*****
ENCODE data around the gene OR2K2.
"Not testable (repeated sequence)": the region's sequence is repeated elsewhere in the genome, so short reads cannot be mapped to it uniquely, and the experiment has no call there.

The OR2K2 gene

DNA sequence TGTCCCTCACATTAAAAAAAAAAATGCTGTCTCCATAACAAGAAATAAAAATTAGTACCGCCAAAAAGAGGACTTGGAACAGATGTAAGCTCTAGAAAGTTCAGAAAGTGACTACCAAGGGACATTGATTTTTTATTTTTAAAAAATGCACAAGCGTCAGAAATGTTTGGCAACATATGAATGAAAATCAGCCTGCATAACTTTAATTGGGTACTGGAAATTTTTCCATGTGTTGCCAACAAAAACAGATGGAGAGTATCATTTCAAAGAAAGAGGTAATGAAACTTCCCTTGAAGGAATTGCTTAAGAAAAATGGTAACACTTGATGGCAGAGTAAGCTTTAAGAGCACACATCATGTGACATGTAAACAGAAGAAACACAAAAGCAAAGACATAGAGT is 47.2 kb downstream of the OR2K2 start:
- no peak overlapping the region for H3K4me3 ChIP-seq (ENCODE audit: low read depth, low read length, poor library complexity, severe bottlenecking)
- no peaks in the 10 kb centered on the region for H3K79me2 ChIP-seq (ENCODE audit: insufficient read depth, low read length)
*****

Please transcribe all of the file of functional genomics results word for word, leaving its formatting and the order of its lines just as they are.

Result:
ENCODE data around the gene OR2K2.
"Not testable (repeated sequence)": the region's sequence is repeated elsewhere in the genome, so short reads cannot be mapped to it uniquely, and the experiment has no call there.

The OR2K2 gene

DNA sequence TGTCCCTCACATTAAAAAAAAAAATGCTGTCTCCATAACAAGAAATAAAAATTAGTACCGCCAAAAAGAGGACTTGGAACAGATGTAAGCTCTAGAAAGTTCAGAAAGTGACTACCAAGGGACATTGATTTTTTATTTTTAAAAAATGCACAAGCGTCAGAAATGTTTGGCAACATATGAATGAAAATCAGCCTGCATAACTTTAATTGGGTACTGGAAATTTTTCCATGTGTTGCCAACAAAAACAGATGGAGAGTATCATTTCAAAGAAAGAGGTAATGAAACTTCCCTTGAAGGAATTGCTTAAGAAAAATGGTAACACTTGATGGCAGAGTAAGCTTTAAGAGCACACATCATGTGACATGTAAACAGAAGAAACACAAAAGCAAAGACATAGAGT is 47.2 kb downstream of the OR2K2 start:
- no peak overlapping the region for H3K4me3 ChIP-seq (ENCODE audit: low read depth, low read length, poor library complexity, severe bottlenecking)
- no peaks in the 10 kb centered on the region for H3K79me2 ChIP-seq (ENCODE audit: insufficient read depth, low read length)